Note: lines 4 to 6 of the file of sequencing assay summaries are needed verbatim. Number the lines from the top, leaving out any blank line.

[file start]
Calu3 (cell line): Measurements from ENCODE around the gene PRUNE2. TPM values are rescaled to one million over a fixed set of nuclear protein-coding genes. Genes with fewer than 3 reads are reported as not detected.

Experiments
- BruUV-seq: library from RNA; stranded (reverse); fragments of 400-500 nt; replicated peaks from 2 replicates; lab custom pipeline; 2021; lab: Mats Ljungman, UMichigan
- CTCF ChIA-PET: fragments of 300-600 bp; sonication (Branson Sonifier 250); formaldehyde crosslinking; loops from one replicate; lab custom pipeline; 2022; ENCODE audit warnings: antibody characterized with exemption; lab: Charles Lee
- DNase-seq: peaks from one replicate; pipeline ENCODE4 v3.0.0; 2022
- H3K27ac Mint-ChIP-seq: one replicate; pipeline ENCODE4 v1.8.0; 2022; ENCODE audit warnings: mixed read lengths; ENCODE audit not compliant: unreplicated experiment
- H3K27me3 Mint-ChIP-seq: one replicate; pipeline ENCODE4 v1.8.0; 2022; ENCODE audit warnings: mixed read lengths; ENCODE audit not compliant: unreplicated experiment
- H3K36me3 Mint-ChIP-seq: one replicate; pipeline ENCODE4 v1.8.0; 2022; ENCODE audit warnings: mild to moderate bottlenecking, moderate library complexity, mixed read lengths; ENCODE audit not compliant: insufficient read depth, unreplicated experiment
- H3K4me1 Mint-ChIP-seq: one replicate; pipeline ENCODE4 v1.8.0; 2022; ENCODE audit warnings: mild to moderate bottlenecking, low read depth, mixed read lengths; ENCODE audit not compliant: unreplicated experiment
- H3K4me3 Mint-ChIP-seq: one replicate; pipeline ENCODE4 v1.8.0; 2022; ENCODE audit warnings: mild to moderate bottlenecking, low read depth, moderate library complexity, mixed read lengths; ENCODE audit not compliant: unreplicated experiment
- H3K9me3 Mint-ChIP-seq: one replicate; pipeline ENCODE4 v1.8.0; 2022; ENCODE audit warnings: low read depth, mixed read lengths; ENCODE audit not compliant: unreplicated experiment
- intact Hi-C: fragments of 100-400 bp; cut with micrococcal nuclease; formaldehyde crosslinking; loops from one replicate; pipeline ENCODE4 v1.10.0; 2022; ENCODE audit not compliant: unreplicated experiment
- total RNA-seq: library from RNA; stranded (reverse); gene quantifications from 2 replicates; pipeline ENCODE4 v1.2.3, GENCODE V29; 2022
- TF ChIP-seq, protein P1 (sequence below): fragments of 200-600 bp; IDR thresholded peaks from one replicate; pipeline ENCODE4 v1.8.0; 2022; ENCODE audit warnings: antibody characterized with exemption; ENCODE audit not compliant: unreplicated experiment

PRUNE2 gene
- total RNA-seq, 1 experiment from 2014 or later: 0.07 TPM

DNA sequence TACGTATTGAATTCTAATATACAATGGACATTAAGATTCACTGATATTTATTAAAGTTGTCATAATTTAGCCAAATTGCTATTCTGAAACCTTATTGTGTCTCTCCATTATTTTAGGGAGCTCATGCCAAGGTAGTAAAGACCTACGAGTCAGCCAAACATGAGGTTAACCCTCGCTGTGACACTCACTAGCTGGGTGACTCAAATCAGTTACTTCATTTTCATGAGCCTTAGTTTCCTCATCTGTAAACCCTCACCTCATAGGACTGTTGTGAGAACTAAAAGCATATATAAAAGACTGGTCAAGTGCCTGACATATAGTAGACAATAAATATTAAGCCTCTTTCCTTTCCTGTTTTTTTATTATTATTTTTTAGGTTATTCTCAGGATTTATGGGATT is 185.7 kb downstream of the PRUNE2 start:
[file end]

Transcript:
- CTCF ChIA-PET: fragments of 300-600 bp; sonication (Branson Sonifier 250); formaldehyde crosslinking; loops from one replicate; lab custom pipeline; 2022; ENCODE audit warnings: antibody characterized with exemption; lab: Charles Lee
- DNase-seq: peaks from one replicate; pipeline ENCODE4 v3.0.0; 2022
- H3K27ac Mint-ChIP-seq: one replicate; pipeline ENCODE4 v1.8.0; 2022; ENCODE audit warnings: mixed read lengths; ENCODE audit not compliant: unreplicated experiment